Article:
I had read the first chapter of The Count of Monte Cristo once without much interest, but it was rekindled by a review I read for a Monte Cristo spin-off by Jules Verne. I had read and enjoyed Verne’s Around the World in Eighty Days and 20,000 leagues Under the Sea. (I need to re-read that one this year.) I still haven’t read Mathias Sandorf, but I hope to get around to it sometime before much longer.
Edmund Dantes is a rising merchant sailor on the verge of promotion and about to marry Mercedes. On the occasion of his engagement he is arrested, after accusal of being Bonapartist by two envious men. The official, Monsieur de Villefort, who he is taken to, is sympathetic, until he discovers the letter on which the accusation is founded is addressed to his father, who is also a Bonapartist. Afraid for his future, Villefort gives Dantes a prison sentence for life without trial.
Dantes is sent to a fortress called the Chateau d’If. After six years in solitary confinement, he is attempting wholeheartedly to die when he hears a noise in the walls of rock and earth of his dungeon cell. It is another prisoner, Abbe Faria. Despite his disappointment upon finding that his tunnel has not led him to an outer wall, the priest and Dantes strike up friendship. Together they plot a double escape, but just when they are ready the Abbe falls ill. He yields the secret of a great treasure he was trying to find at the time of his arrest, disclosing the location to Edmund before he dies. The treasure is hidden in a cave on the of Monte Cristo. The tunnel is no longer viable for escape, but by cunning Edmund devises an alternative–which nearly proves fatal.
Free and in the possession of great wealth, Dantes, now under his alias The Count of Monte Cristo, (the name taken from the hiding place of the treasure, an island) moves to Paris with Haydee, his Greek ward. Viewing himself as the hand of Providence, he sets out to destroy the lives and reputation of the men who were responsible for his wrongful 14-year sentence, and to help those who tried to come to his aid.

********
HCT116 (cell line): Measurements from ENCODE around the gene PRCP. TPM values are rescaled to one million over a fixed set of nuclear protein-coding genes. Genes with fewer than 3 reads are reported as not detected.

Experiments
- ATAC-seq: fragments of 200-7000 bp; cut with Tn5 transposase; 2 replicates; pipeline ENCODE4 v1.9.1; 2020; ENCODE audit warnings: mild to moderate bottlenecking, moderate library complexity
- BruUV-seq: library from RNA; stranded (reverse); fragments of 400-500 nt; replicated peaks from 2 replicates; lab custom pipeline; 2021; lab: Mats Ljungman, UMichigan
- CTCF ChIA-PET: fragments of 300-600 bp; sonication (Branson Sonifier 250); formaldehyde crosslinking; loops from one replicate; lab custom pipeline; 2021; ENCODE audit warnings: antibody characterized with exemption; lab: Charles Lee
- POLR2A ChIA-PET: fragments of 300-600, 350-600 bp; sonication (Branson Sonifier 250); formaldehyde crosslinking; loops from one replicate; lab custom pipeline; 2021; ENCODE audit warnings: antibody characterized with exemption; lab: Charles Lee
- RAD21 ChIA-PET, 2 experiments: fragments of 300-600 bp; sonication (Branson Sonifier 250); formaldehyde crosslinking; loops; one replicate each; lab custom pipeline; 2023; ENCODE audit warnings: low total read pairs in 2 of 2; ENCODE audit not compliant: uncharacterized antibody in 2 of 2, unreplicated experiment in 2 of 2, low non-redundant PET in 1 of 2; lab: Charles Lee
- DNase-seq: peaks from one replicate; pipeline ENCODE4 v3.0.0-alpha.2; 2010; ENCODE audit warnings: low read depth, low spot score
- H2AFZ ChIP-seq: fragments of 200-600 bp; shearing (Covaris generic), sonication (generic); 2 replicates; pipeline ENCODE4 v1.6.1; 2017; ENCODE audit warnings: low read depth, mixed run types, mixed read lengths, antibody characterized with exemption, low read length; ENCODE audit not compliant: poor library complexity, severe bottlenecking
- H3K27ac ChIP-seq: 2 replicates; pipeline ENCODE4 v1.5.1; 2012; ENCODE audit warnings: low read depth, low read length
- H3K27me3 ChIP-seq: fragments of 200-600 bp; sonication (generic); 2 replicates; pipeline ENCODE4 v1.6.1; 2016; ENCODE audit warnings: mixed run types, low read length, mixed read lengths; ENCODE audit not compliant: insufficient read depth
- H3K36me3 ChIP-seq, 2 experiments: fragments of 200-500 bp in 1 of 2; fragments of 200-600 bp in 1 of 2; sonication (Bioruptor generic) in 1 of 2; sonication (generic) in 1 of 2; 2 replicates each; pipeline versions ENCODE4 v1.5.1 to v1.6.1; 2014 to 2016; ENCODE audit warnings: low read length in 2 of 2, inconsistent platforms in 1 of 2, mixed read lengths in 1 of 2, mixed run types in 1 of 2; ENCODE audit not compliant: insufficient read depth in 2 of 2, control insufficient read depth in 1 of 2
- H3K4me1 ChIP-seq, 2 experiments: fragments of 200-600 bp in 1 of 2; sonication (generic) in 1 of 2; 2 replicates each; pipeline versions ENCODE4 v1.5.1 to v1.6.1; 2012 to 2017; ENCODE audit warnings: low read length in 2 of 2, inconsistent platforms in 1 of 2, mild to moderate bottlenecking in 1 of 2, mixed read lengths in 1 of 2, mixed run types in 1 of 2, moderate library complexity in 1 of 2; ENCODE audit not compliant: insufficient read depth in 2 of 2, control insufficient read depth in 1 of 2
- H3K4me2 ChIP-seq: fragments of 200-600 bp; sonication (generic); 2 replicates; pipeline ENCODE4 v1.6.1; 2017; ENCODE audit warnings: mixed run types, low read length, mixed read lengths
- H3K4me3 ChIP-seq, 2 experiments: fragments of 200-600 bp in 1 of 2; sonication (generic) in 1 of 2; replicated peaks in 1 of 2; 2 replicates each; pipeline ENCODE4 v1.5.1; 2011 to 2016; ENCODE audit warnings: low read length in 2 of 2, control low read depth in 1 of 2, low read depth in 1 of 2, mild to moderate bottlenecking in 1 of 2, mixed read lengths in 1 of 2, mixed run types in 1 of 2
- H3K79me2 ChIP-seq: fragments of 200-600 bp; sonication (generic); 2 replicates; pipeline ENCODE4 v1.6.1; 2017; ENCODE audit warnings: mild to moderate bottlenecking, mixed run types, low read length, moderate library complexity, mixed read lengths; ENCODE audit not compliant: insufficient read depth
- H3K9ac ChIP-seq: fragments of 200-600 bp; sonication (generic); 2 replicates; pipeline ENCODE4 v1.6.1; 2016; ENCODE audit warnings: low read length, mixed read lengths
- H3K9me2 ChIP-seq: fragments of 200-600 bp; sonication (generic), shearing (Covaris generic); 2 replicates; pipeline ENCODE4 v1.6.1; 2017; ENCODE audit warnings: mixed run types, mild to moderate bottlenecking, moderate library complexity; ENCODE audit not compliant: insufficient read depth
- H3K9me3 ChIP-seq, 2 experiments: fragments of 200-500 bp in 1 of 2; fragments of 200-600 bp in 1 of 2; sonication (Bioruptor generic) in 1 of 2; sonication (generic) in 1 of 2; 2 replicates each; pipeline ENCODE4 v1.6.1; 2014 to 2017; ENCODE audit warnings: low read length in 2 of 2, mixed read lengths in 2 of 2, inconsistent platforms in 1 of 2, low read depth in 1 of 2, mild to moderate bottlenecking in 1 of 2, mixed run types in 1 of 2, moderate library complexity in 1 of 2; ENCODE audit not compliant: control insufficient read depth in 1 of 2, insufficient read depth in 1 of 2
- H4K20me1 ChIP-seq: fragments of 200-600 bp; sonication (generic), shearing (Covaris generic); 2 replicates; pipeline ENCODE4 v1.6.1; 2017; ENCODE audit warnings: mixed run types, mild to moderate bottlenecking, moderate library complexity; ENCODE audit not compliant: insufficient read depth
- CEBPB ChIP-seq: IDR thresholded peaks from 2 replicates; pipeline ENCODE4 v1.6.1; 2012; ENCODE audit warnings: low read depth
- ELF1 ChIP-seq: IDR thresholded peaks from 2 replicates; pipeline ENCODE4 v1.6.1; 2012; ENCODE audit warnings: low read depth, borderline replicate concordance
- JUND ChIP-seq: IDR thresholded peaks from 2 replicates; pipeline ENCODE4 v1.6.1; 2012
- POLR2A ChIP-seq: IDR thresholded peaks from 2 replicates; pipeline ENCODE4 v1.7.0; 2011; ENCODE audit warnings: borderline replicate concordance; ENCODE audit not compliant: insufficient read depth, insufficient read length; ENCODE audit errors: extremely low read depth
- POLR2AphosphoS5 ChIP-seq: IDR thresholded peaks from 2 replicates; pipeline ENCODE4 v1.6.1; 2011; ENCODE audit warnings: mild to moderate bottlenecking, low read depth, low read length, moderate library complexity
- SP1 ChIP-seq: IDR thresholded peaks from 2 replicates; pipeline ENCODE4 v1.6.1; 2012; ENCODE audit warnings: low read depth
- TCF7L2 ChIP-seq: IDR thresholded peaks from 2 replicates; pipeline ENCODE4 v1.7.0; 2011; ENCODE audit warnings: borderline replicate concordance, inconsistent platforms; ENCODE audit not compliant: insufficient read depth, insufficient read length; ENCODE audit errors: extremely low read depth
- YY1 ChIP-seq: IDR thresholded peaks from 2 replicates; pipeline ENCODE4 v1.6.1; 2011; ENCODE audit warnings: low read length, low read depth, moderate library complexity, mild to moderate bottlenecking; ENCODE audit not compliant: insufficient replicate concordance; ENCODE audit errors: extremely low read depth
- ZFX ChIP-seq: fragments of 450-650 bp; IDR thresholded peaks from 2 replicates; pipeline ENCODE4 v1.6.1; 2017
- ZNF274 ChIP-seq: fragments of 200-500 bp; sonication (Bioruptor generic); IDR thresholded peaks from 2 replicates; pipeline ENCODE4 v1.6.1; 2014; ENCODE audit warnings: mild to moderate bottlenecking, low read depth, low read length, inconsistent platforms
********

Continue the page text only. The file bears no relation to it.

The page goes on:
In retrospect, I did not love it. The beginning was the best part, I felt, and I realize now that my enjoyment dwindled as the revenge grew deeper and darker. I read it through to do it justice. While it was an exciting, intriguing, well-written story, I would not recommend it unreservedly, especially to those younger than myself. The atmosphere is darker and more tainted, if you will, than the average Dickens.
There is a lot of questionable material in The Count an affair spoken of, an implied case of Lesbianism, multiple murders, poisonings, and graphic execution. There are some lewd Opium dreams, but I was forewarned of therm and was able to skip them over. Interestingly, I recall encountering very little language.
The Count has eight aliases in all, yet I feel as though I never encountered a few; perhaps I combined some of them mentally. My favorite characters were Valentine and her grandfather Monsieur de Nortier, Maximilian, and the portrait of the Morrel family. They were a bright happy light shining in on the darkness of the story. Something happened to Maximilian’s character at the end, however. The discouragement he feels dampened my liking of him, I suppose, for I liked the hopeful, exuberant man who loved Valentine, not the suicidal mope.
Count de Morcerf ‘s rise to success and riches puzzled me a little. Not that a man could not rise to his prominence by military feats; it was the polar opposite persona which I did not understand. There was no Ferdinand in his character.
I have been much more interested in the reign of Napoleon Bonaparte ever since I read it. The Hundred Days and the events leading up to it play a big role in the beginning of the story. The most interesting (and perhaps my favorite) part, was Edmund’s time in the Chateau and his escape.
The Count uses the past sins of his enemies to bring them down. While he does this effectively and the reader feels that all of them deserved it, I came away from the book with the distinct impression that a person should never view themselves as the hand of God. It’s disastrous, and it did not bring happiness to Edmund Dantes. Even he observes that towards the close, when he sees the destruction and heartache that he has caused. God is the Avenger of man.
Note: as to translations, I read the Penguin version pictured above.